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Re: Guessing the fallback encoding from the top-level domain name before trying to guess from the browser localization

From: Leif Halvard Silli <xn--mlform-iua@xn--mlform-iua.no>
Date: Thu, 19 Dec 2013 18:37:36 +0100
To: Henri Sivonen <hsivonen@hsivonen.fi>
Cc: www-international@w3.org
Message-ID: <20131219183736560836.962ba54a@xn--mlform-iua.no>
Henri Sivonen, Thu, 19 Dec 2013 16:29:37 +0200:

> Chrome seems to have content-based detection for a broader
> range of encodings. (Why?)

Do you mean Google’s “automatic” option found in its encoding (sub) 
menu? By default, that option isn’t enabled. (I wonder if it used to be 
enabled earlier.) When enabled, it e.g. guesses UTF-8, regardless of 
user’s locale, and it also guesses other encodings according to some 
scheme. (Btw, in Blink-based Opera, there is no (sub)menu for selecting 
the encoding at all.)

> Considering that the encoding of the content browsed is not really a
> function of the UI localization of the browser, though the two are
> often correlated, I have developed a patch for Firefox to make the
> guess based on the top-level domain name of the URL of the document
> when possible.
   ...
> Does this seem like a good idea? Good idea if the mapping details are
> tweaked? Bad idea? (Why?)

This function then supposedly steps into the encoding detection 
algorithm at the same places where the locale based fallback currently 
steps in. As such, it isn’t a given that this method would *replace*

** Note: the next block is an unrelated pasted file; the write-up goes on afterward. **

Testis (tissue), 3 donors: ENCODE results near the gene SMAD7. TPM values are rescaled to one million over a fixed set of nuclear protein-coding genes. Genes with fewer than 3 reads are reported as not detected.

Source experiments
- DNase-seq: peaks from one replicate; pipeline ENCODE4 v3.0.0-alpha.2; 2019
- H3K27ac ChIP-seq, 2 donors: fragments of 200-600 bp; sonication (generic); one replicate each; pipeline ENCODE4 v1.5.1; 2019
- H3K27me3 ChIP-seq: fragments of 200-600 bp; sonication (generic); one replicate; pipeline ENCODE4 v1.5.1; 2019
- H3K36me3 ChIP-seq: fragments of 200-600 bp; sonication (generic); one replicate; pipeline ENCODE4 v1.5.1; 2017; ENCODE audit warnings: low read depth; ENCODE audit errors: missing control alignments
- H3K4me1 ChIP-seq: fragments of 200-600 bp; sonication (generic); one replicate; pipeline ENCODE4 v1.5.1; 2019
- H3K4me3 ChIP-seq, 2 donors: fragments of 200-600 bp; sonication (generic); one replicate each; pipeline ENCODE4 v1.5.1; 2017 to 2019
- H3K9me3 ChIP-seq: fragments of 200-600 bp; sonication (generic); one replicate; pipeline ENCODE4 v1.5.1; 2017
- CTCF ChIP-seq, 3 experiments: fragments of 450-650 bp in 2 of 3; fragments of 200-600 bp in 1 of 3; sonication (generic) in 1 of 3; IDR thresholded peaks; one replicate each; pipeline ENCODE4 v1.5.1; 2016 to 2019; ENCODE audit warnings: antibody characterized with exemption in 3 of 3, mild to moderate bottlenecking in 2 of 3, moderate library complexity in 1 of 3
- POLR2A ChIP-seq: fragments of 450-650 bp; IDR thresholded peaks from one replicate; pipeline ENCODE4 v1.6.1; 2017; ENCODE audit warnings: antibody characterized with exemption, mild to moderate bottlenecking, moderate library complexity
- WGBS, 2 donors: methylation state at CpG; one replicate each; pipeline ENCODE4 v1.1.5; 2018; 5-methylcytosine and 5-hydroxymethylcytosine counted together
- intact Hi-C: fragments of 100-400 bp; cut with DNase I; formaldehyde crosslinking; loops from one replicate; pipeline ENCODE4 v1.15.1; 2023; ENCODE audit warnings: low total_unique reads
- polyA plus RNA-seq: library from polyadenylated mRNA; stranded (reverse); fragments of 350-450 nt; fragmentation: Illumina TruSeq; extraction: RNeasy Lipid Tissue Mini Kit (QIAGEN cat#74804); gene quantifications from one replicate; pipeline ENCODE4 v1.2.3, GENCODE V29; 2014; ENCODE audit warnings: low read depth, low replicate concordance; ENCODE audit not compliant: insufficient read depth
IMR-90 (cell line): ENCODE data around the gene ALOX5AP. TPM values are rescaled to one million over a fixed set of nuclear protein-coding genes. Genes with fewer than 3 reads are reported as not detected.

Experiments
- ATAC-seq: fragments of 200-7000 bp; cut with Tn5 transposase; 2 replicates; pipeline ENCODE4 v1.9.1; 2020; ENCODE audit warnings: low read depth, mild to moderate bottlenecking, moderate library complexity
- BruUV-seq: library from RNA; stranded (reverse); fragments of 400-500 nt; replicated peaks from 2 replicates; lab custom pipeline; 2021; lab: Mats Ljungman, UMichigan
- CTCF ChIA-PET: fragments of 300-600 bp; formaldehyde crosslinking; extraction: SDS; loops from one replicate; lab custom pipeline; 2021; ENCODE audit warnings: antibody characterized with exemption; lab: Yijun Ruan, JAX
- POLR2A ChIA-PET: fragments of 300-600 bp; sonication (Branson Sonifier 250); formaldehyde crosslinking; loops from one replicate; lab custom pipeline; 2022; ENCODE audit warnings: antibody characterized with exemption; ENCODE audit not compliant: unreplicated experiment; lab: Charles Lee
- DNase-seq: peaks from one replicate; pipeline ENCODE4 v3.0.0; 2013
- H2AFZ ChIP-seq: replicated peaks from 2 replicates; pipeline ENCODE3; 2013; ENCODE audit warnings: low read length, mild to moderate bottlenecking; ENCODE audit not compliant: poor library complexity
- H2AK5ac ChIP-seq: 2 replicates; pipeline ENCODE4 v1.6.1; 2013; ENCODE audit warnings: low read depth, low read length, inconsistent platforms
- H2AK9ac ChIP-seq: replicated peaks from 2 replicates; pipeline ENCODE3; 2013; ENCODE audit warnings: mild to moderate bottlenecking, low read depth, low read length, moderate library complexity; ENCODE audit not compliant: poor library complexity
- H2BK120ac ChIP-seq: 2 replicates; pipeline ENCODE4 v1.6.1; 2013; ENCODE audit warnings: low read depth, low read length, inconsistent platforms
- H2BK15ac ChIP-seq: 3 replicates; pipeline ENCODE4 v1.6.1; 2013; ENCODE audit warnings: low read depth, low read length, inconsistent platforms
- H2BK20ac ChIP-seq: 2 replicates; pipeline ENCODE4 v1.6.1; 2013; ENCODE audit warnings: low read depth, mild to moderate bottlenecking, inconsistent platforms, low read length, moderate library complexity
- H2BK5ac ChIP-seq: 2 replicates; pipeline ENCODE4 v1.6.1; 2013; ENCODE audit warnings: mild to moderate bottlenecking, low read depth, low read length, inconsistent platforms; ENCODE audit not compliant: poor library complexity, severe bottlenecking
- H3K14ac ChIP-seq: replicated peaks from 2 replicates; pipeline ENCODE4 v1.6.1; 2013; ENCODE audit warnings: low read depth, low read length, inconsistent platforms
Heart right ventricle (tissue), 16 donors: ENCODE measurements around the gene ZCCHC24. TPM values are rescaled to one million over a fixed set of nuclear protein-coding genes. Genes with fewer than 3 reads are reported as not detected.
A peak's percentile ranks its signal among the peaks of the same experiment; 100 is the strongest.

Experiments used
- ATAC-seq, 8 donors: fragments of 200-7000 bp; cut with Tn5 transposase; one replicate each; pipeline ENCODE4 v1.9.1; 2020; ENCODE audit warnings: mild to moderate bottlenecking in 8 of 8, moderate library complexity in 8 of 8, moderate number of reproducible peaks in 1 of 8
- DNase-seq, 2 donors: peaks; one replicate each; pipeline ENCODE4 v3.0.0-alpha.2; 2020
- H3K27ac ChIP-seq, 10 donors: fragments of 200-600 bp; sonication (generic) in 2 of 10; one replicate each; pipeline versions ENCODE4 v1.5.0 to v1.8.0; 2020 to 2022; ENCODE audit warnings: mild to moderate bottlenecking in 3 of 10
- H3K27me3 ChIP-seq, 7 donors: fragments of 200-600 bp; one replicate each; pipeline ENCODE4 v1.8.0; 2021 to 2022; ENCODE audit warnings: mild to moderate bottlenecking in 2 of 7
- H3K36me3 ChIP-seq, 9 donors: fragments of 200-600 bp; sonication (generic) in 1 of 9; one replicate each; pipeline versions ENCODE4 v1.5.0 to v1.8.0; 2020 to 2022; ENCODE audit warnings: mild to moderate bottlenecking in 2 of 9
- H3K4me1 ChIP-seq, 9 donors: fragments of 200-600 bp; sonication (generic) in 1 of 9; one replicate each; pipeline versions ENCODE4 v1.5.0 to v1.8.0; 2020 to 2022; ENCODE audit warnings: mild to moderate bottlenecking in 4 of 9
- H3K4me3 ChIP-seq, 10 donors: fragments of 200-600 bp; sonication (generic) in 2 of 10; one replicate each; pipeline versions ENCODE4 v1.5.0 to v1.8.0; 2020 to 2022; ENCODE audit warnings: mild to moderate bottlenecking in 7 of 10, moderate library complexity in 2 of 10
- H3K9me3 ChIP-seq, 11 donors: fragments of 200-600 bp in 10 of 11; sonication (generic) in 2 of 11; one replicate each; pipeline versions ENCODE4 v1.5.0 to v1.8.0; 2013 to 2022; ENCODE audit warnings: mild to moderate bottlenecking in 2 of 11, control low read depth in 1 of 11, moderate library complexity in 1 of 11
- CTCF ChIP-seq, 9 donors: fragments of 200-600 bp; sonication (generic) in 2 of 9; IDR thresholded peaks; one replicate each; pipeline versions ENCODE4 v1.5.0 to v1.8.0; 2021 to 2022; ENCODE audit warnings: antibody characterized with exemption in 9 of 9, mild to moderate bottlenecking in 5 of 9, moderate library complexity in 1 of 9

detection. However, it sounds like you consider it as an alternative to 
detection.

Negatives: 

* When I filed a bug to get Webkit to do some UTF-8 sniffing, I was 
told, as negative thing, that users would then rely on it (instead of 
label their code as UTF-8) and that this could decrease 
interoperability. It seems like this feature could potentially have the 
same effect.

* A site might have two domain names, such as foo.com and foo.ru, for 
which one would get different results.

* It might be not be very useful. It could perhaps have been more 
useful if it was introduced earlier. At the moment, after 30 minutes on 
Google trying to locate some Cyrillic "Latinifications (such as а 
Windows "я"/"Я" represented as "ÿ"/"ß"), I did not locate a single page 
where this was the but where the page was *not* labeled as UTF-8 or 
some other mishap of that kind. (But this might of course be because 
Google act as a localized browser when it finds "ÿ"/"ß" in unlabeled 
page under .ru.

> # Goals
> 
>  * Reduce the effect of browser configuration (localization) on how
> the Web renders.

Are there many examples, in real life (nowadays), where different 
localization causes different rendering?

>  * Make it easier for people to read legacy content on the Web
> across-locales without having to use the Character Encoding menu.
> 
>  * Address the potential use cases for Firefox's old
> never-on-by-default combined Chinese, CJK and Universal (not actually
> universal!) detectors without the downsides of heuristic detection.
> 
>  * Avoid introducing new fallback encoding guesses that don't already
> result from guessing based on the browser localization.

The goals sound noble enough.

> # Why is this better that analyzing the content itself?

Browsers would still be free to do that - e.g. for detecting UTF-8? 
After all (I assume) that is a step later in the encoding detection 
algorithm.)

> # How could this be harmful?

>  * This probably lowers the incentive to declare the legacy encoding 
> a little.

Agree.
-- 
leif halvard silli
Received on Thursday, 19 December 2013 17:38:07 UTC

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